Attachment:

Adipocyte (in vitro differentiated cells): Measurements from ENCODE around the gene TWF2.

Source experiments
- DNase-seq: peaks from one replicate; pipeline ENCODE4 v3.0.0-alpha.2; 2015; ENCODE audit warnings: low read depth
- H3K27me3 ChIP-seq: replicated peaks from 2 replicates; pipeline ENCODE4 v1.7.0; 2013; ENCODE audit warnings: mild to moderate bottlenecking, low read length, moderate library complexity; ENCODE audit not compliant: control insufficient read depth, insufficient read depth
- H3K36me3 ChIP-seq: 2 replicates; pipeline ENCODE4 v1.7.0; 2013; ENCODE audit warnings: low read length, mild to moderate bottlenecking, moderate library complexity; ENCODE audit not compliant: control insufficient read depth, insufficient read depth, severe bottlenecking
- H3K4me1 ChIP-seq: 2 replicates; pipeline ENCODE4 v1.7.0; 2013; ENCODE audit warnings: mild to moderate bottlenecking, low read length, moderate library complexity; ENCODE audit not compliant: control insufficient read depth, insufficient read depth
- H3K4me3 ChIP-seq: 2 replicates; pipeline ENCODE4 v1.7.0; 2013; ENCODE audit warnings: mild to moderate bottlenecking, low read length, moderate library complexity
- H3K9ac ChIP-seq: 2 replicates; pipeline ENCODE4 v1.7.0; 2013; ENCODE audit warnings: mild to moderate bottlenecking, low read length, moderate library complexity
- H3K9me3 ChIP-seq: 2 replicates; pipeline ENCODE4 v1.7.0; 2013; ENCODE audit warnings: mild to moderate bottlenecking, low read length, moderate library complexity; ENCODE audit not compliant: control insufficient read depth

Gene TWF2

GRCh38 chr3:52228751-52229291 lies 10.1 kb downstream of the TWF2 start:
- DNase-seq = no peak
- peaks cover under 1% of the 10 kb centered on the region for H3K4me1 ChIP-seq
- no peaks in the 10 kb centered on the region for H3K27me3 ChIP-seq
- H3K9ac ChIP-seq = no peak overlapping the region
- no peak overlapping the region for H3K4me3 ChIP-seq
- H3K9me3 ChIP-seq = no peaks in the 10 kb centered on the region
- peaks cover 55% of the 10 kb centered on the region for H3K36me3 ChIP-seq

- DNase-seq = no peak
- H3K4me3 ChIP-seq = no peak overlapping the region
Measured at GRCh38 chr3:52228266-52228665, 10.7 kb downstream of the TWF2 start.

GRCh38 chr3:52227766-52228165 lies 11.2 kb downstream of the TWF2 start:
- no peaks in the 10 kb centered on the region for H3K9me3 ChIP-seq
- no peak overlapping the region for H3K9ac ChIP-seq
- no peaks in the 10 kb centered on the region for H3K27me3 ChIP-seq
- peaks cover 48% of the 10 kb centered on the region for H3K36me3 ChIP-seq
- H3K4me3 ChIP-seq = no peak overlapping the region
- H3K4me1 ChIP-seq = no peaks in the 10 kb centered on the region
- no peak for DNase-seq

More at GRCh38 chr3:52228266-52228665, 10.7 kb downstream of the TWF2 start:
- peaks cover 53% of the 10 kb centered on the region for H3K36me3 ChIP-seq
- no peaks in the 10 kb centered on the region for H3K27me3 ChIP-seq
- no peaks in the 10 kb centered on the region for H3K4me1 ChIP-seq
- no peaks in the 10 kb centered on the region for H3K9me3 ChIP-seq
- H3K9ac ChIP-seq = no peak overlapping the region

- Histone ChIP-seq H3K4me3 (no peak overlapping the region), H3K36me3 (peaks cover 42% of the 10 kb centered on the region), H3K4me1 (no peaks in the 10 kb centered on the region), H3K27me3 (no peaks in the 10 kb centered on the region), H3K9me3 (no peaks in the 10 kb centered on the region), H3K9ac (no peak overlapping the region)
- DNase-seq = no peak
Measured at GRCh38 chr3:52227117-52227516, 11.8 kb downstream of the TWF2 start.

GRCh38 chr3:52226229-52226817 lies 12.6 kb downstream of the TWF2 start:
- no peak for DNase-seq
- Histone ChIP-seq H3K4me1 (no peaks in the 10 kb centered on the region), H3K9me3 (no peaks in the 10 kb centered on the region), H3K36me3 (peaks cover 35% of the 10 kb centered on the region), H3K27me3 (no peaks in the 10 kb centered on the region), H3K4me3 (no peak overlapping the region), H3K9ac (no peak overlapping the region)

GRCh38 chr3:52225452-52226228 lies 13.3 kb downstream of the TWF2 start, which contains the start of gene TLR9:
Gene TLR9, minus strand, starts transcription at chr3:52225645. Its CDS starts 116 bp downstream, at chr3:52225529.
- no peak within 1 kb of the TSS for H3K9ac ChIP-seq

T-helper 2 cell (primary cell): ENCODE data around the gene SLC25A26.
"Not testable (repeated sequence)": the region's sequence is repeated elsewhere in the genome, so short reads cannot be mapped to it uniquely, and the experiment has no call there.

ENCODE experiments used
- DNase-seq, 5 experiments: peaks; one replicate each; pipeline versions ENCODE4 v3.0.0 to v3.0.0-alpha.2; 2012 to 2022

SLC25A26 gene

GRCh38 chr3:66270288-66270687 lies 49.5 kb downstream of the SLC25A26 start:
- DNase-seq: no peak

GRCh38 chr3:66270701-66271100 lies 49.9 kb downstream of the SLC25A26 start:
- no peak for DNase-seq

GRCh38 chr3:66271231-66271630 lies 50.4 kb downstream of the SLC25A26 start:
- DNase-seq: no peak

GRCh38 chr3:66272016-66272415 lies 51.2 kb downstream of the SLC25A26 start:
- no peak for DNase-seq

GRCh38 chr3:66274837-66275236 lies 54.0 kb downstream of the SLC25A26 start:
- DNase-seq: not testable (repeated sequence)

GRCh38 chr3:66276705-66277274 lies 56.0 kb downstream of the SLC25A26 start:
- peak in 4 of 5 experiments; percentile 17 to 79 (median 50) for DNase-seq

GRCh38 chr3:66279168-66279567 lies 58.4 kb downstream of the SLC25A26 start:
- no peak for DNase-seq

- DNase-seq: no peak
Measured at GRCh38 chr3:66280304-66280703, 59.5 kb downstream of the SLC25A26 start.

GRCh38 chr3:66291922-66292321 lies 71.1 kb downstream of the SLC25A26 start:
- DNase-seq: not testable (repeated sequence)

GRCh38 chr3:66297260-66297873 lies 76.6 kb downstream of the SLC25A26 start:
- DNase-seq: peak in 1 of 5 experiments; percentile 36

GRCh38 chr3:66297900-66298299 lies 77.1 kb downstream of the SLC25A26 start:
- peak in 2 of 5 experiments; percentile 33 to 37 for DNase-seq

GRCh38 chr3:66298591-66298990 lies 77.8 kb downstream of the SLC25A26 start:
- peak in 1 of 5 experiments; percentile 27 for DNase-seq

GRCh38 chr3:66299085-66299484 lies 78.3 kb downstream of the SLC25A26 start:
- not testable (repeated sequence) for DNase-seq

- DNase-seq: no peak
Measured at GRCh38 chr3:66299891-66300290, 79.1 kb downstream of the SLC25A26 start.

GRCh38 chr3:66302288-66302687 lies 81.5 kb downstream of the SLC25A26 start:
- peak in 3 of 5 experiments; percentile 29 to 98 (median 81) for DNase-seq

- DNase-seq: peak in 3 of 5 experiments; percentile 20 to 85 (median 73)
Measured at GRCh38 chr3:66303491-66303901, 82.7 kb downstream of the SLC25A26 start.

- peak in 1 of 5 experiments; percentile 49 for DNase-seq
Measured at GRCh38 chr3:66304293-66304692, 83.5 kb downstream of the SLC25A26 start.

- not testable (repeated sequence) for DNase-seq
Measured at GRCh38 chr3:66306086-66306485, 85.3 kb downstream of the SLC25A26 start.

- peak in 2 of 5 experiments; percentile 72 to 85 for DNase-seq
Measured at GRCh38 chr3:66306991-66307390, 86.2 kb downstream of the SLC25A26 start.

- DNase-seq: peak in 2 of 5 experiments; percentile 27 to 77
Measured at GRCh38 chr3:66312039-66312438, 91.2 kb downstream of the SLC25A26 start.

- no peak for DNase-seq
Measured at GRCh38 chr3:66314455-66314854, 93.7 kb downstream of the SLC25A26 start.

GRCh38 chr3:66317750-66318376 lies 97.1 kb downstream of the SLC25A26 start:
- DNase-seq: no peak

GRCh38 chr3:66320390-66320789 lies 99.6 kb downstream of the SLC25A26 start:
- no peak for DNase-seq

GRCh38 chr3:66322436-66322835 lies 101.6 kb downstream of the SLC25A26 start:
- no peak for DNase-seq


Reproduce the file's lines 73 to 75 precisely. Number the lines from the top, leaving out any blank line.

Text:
- peak in 1 of 5 experiments; percentile 27 for DNase-seq

GRCh38 chr3:66299085-66299484 lies 78.3 kb downstream of the SLC25A26 start:
- not testable (repeated sequence) for DNase-seq